You also never have any idea where you are. Bridges are rarely marked with a route, and even small villages are not clearly labeled from the canal. My only notion of how far I'd gone was my odometer. And that's something I try not to look at too frequently for obvious watching-water-boil type reasons. So I would end up after a few hours simply having no idea even relatively where I was. And then maddening thoughts would pop up like that maybe there was a Y in the canal and now I've been headed the wrong way for hours. The passage of time is important to me. Riding along roads allows you to watch meaningful progress tick off as you find the next route or village. Riding on the canal all day has the effect of being in some kind of hyper sleep chamber. It's so regular-looking and unlabelled that it might as well be a painting that someone slapped up in front of an exercise bike. And then said, “here's your ride through France, isn't it beautiful?”

The parts of France that I rode through just before taking the canal and just after mercifully quitting it were some of the prettiest places I've ever seen in my life. The parts of France that I rode through on the canal I cannot speak for, because I did not see them. The trees and banks of the canal are high enough that you can't appreciate what's around you. And since there are no signs that indicate you can take a certain side street to see a certain thing, you don't ever leave it. Doing so would be 100% guesswork without a GPS. So you end up not even channel surfing because you assume nothing else is on, and the reruns play forever. In fact, I had been so brainwashed by the green water and monotonous paths that when I finally escaped the canal, it was like watching a color TV for the first time. The world was suddenly lush.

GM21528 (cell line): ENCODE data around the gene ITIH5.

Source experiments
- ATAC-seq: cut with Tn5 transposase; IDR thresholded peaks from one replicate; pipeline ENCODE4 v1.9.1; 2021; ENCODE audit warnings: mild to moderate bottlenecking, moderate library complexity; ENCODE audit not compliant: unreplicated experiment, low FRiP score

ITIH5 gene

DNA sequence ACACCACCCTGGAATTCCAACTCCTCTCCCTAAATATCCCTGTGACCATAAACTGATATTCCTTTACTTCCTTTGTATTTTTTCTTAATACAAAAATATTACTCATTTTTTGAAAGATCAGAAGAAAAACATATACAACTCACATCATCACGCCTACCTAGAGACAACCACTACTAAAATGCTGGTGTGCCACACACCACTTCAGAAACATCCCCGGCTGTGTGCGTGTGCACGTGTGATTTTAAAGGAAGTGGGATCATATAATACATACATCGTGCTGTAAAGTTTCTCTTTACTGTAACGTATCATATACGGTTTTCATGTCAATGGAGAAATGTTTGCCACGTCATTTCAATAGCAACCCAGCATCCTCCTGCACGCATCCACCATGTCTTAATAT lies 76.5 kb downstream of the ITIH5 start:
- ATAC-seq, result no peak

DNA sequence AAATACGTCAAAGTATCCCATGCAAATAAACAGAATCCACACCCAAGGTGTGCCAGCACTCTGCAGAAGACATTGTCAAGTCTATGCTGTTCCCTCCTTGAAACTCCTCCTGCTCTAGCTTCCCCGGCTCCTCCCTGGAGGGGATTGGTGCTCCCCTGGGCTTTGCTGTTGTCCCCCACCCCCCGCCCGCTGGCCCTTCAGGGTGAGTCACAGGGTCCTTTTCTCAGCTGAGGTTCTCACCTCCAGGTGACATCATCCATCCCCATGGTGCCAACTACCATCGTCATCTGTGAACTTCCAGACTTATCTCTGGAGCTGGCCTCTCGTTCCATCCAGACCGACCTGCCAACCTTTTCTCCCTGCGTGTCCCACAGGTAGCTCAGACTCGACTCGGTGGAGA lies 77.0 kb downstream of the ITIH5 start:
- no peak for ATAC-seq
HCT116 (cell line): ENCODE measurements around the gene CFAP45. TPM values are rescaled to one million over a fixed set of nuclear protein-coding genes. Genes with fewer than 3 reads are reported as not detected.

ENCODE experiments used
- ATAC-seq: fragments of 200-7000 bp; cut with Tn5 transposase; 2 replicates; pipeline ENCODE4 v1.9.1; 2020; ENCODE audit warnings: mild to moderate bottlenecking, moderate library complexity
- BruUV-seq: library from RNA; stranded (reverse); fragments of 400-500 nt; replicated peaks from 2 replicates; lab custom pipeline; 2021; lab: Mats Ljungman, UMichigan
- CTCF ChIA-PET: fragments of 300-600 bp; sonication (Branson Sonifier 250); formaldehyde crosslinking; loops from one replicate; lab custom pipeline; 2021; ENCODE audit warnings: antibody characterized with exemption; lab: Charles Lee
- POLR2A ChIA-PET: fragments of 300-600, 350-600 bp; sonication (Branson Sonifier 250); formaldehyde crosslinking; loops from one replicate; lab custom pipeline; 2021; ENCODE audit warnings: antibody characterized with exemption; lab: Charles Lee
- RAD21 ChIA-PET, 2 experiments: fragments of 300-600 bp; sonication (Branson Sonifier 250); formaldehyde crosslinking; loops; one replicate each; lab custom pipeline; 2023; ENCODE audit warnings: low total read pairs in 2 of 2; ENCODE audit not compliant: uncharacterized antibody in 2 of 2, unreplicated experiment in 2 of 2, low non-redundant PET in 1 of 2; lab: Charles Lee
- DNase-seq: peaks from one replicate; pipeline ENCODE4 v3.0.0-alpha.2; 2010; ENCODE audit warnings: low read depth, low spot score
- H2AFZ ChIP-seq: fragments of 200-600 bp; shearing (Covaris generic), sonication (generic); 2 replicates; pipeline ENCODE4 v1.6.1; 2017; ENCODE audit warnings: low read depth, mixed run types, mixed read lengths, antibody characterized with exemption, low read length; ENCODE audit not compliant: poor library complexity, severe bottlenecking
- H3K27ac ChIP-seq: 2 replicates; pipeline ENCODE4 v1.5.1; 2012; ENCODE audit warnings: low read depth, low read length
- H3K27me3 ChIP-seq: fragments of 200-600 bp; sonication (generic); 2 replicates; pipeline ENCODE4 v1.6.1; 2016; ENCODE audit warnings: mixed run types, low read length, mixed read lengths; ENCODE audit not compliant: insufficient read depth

The second day that I was on the canal was after several days of high wind. It was often covered in sticks and branches that I would ride around and occasionally over. For many kilometers, every time there was a bridge or lock, there would be an orange triangular sign on the ground that read “Route Barrée” and then a random distance between 100 and 500 meters. These are temporary signs that road crews can use when they are doing construction or, say, removing fallen trees from a canal pathway. I saw these signs every kilometer or so for hour after hour and always rode right past them without ever being stopped by either a fallen log or construction crew. Except ONCE when the route really was blocked off by a huge fallen tree and several workers. One of them took off his headphones and walked over to ask me how I could have missed the sign. Maybe they had just been extremely thorough in their signage and wanted me to know in the morning that by the mid-afternoon the route would be barred someplace.

Someone told me yesterday that the best way to take the canal is if you really know what you can find by taking different bridges and routes away from it. And I'm sure there are some medieval villages and wineries that can make for wonderful day trips from Toulouse or Bordeaux. But as a touring cyclist who doesn't know the region intimately, the canal is a bad and stupid thing that I wouldn't recommend.